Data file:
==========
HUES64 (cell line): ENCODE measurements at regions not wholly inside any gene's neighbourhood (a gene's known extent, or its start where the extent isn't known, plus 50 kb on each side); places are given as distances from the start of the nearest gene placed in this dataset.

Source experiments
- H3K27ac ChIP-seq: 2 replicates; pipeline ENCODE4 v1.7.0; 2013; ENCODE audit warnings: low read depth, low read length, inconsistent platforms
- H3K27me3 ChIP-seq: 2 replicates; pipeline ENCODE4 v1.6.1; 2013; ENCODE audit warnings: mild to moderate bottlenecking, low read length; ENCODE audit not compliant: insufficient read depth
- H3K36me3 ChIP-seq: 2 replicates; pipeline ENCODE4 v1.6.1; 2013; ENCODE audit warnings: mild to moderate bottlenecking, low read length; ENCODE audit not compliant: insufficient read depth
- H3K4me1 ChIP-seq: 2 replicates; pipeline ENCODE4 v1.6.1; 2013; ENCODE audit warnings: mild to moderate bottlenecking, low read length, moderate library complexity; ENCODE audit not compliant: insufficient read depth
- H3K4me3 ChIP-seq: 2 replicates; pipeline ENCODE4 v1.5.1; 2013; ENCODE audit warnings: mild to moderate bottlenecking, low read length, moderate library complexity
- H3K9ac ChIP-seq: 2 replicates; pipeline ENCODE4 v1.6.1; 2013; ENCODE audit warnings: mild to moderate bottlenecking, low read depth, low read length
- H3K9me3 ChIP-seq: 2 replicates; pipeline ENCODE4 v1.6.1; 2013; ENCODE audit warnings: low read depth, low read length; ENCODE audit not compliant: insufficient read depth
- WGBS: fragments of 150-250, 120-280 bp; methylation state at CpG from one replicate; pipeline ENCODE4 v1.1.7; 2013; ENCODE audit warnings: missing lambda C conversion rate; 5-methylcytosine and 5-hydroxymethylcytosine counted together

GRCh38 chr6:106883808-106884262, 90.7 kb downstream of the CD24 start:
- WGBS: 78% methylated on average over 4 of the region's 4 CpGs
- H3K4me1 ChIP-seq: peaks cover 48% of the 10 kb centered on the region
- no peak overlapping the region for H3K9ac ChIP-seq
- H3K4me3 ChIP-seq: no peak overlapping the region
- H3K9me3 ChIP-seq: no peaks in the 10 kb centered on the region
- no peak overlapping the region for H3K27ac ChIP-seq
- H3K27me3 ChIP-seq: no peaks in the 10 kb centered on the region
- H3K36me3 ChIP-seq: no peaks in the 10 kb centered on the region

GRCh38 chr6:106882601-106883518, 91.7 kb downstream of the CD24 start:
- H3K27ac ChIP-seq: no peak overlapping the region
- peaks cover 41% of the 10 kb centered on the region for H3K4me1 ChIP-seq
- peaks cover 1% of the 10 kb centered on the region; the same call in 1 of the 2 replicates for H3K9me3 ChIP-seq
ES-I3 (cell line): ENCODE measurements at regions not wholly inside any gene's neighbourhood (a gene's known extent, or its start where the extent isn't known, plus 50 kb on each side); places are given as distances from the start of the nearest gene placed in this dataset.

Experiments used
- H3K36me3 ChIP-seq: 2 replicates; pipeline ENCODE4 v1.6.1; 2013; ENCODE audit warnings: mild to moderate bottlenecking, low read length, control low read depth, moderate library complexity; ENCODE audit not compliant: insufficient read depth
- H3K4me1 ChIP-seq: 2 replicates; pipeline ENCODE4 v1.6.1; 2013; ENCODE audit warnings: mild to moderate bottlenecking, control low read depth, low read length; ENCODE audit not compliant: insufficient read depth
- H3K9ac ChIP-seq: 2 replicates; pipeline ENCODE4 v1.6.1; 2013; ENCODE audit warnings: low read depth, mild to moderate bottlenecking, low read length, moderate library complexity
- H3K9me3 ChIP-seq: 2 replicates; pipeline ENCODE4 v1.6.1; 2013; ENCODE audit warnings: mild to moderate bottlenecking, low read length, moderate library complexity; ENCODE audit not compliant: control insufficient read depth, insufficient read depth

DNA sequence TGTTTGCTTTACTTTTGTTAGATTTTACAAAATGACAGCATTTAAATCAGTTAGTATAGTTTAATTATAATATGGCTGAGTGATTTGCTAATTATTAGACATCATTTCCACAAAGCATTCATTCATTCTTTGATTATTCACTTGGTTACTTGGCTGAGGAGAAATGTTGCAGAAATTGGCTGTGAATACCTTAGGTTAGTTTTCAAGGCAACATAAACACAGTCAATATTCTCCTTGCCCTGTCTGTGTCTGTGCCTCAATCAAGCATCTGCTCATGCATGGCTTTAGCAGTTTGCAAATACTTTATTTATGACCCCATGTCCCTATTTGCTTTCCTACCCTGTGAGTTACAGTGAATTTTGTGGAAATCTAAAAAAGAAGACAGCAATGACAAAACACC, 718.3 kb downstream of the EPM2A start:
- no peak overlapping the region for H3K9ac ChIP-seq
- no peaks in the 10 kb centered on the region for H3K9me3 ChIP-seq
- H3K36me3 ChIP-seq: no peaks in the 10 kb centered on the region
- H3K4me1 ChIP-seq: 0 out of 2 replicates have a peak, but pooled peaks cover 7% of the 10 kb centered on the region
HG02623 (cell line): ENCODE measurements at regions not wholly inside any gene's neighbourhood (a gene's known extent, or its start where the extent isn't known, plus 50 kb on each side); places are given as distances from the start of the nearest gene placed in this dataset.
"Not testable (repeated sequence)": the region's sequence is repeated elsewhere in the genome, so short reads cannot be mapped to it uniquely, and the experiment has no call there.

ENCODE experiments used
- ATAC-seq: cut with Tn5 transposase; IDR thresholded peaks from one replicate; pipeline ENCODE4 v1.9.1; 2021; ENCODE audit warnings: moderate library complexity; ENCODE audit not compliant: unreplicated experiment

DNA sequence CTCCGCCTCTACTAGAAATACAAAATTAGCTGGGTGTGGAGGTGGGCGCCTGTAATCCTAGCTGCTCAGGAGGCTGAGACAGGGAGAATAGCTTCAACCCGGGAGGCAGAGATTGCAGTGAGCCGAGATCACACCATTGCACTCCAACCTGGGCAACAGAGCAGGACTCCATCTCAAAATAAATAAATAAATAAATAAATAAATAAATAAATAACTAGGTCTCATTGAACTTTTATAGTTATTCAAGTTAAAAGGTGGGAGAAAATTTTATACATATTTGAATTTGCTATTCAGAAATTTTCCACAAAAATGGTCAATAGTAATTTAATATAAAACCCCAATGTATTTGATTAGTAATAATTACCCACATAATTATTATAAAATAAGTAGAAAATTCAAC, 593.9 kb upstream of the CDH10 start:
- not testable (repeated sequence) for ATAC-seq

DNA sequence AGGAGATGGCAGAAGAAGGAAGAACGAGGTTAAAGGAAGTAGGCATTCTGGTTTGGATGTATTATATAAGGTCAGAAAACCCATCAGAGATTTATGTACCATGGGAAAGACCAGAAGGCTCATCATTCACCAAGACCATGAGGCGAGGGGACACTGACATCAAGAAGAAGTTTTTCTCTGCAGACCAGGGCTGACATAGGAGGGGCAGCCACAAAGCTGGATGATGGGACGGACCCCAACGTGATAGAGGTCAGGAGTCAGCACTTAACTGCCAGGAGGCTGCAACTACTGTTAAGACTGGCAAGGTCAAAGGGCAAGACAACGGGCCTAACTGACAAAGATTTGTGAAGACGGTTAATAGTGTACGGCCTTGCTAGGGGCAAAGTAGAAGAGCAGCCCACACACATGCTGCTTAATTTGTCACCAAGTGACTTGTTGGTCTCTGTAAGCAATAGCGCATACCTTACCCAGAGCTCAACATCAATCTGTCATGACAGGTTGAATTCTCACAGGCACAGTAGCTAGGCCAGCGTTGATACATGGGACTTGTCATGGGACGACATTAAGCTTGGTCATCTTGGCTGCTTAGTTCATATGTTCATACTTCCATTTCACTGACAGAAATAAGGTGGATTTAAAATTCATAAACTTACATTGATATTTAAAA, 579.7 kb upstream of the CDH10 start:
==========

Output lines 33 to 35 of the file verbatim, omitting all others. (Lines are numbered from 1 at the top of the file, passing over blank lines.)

- H3K36me3 ChIP-seq: no peaks in the 10 kb centered on the region
- H3K4me1 ChIP-seq: 0 out of 2 replicates have a peak, but pooled peaks cover 7% of the 10 kb centered on the region
HG02623 (cell line): ENCODE measurements at regions not wholly inside any gene's neighbourhood (a gene's known extent, or its start where the extent isn't known, plus 50 kb on each side); places are given as distances from the start of the nearest gene placed in this dataset.